This study aimed to develop a new short, theory-based version of PACES, as there was no reliable version for German adolescents. To this end, first content validity was used to select items that matched the definition of PA enjoyment” PA enjoyment as a positively valenced emotion directed toward the PA associated with feelings such as pleasure, joy, and fun.” Subsequently, psychometric properties of the new measures were assessed (i.e., construct validity, internal consistency, test–retest reliability, concurrent validity). Based on the internal consistency and test–retest reliability, the results indicate the good reliability of the new measure. Moreover, both exploratory and confirmatory factor analyses showed a good construct validity of the measure. Finally, regarding the concurrent validity, the results showed that PACES-S positively correlated with self-reported and device-based measures of physical activity.

4.1. Item Selection for Short-Version Scale (Content Validity)

Previous studies have pointed to the inappropriateness of the unidimensional factor and redundant items in the original 18-item PACES [28,30] and the methodological effect of negatively worded items in the 16-item PACES [30,40]. Thus, Dishman et al. [15] and Raedeke [33] shortened the scales and obtained a seven-item PACES and an eight-item PACES, respectively. However, the psychometric properties were not adequately validated for the 7-items PACES [15,78], and the theoretical conceptualization was missing for the 8-items PACES [33].
To solve the issue of inadequate conceptualization, we conceptualized PA enjoyment based on the Component Process Model [24] and adopted the methodology of Davis and Polit and Beck [42] to select items. The analytical results found that only 4 of the 16 items achieved the benchmark value for retention (k* ≥ 0.74), and the S-CVI/Ave for the shortened scale was 0.96, indicating that the PACES-S had excellent item-level and scale-level content validity indices. Although the experts were explicitly asked to consider that some items are negatively worded with a higher number indicating a low level of PA enjoyment, the procedure resulted in only positively worded items. Including only positively worded items showed similarity to Raedeke’s [33] experts’ assessment.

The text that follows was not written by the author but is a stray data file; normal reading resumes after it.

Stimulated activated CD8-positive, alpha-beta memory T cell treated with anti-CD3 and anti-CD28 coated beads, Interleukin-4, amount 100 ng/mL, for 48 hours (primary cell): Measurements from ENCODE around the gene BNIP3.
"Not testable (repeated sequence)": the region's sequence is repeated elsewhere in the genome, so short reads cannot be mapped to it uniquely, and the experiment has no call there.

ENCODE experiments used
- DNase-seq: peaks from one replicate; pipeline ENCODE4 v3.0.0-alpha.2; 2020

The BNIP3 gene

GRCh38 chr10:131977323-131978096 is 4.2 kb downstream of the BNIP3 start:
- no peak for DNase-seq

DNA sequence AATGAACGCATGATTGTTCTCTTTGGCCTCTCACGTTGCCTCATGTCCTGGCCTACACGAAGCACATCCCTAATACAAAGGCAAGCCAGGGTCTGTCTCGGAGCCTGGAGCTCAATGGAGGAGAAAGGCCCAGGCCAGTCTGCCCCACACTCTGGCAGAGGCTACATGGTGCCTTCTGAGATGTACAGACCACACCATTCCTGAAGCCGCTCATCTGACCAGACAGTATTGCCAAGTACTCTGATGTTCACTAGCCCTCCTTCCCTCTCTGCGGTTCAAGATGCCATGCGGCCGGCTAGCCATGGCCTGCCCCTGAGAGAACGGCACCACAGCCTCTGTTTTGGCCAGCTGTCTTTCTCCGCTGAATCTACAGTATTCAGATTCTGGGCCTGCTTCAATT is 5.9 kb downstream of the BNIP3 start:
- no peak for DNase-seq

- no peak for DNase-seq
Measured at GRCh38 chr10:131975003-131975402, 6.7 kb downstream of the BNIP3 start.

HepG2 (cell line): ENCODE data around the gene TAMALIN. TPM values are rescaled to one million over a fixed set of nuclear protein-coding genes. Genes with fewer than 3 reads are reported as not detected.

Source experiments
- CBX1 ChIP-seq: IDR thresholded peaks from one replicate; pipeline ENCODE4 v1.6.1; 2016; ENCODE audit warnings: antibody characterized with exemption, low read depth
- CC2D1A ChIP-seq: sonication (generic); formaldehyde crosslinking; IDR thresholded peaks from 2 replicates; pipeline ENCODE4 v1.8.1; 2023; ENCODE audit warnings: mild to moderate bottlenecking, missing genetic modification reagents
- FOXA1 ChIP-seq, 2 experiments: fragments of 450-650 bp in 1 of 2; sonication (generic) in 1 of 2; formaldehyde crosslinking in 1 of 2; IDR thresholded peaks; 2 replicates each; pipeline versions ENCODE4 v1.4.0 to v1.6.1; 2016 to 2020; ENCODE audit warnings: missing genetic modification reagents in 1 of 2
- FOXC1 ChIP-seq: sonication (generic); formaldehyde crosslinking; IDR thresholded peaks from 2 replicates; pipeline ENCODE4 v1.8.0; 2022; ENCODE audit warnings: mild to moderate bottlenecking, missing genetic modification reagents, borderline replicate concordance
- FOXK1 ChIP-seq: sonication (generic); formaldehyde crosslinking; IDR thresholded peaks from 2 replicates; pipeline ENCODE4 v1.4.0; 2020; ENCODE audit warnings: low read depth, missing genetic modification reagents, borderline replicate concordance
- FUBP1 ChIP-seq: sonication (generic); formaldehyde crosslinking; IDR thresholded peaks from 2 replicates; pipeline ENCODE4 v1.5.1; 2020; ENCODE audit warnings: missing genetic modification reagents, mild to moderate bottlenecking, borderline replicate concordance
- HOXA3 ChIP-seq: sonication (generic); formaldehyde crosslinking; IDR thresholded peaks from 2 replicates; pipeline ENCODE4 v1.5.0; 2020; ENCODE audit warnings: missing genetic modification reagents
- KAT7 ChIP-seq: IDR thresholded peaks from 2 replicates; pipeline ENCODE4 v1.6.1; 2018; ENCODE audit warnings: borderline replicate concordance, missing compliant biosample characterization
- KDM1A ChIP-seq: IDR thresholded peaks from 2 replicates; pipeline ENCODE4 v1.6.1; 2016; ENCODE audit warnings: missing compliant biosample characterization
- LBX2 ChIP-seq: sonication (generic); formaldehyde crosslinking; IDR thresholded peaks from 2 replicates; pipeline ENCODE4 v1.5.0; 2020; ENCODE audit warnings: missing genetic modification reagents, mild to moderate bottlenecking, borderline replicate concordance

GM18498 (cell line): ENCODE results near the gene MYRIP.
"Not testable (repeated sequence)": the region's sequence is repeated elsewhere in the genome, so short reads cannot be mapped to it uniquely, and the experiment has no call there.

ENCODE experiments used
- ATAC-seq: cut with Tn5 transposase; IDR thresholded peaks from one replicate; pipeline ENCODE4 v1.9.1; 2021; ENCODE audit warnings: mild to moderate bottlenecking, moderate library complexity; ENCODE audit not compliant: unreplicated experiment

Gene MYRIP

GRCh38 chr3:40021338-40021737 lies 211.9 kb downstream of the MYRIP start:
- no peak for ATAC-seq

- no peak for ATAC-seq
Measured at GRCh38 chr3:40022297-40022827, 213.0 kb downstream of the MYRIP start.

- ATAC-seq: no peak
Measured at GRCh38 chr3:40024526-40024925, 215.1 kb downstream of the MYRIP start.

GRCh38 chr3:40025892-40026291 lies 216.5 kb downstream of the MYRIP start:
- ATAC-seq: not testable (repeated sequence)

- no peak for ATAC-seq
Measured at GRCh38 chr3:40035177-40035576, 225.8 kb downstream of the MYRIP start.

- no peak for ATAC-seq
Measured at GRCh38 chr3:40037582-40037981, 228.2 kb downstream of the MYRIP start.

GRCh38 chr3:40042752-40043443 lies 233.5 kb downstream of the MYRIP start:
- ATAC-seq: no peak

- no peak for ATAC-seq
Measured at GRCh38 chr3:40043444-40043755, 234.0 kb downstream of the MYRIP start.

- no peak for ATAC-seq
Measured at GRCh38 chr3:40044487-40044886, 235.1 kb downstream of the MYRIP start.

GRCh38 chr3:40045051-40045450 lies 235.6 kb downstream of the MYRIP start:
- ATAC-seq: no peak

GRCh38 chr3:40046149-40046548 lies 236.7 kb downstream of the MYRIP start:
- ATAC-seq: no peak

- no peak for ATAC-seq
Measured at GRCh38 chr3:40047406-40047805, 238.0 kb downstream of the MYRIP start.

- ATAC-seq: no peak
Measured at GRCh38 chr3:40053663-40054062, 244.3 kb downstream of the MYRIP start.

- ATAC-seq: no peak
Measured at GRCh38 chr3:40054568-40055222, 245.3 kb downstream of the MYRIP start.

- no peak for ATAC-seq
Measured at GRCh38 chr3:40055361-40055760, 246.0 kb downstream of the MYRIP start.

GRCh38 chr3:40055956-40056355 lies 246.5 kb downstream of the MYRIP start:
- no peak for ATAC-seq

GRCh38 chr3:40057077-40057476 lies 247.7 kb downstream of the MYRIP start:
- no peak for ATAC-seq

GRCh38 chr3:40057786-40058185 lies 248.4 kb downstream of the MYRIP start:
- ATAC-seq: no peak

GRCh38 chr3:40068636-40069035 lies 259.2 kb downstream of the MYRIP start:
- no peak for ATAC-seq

4.2. Internal Consistency and Test–Retest Reliability

The results indicated good reliability with Cronbach’s alpha ranging from 0.82 to 0.88 and test–retest reliability of 0.76. These values were comparable to studies measuring the psychometric properties of other forms of PACES [30,40]. The values were a bit lower than Kendzierski and DeCarlo (α = 0.96) [28]. However, considering that Kendzierski and DeCarlo’s alpha value is greater than 0.9, as pointed out by Tavakol and Dennick [60], this might imply the presence of redundant items in the scale. Compared to the results of Jekauc et al. [36], the internal consistency is similar to the long version of the PACES.

4.3. Construct Validity

The exploratory factor analysis showed that all items were on a single factor. The CFA was then conducted to verify the one-factor solution. Overall, the fit indices indicated that the one-factor model did represent an acceptable fit. Thus, it represented that PACES-S was not suffered from method effects similar to the long version of PACES [30].

4.4. Concurrent Validity

The PACES-S presented adequate concurrent validities with total MoMo-PAQ (r = 0.36), PDPAR (r = 0.44), accelerometer-recorded MVPA (Study 1: r = 0.32; Study 2: r = 0.21), and accelerometer-recorded PA compliance days (r = 0.20). Taken together, the PACES-S displayed small to moderate significant correlations with both self-reported PA and accelerometer-measured PA. Similarly, Jekauc et al. [40] measured the predictive validity of the original German version of the 16-item PACES and showed that the scale significantly correlated with the MoMo-PAQ, PDPAR, and accelerometer-recorded MVPA results in German adolescents. Besides, the acceptable concurrent validity between PACES (16 items) and self-reported PA was also in line with the result (r = 0.16, p < 0.01) by Moore et al. [79] concerning American children and adolescents. The results of this investigation were also consistent with other studies [80,81] that identified PA enjoyment as an important motivating factor for adolescent participants in PA.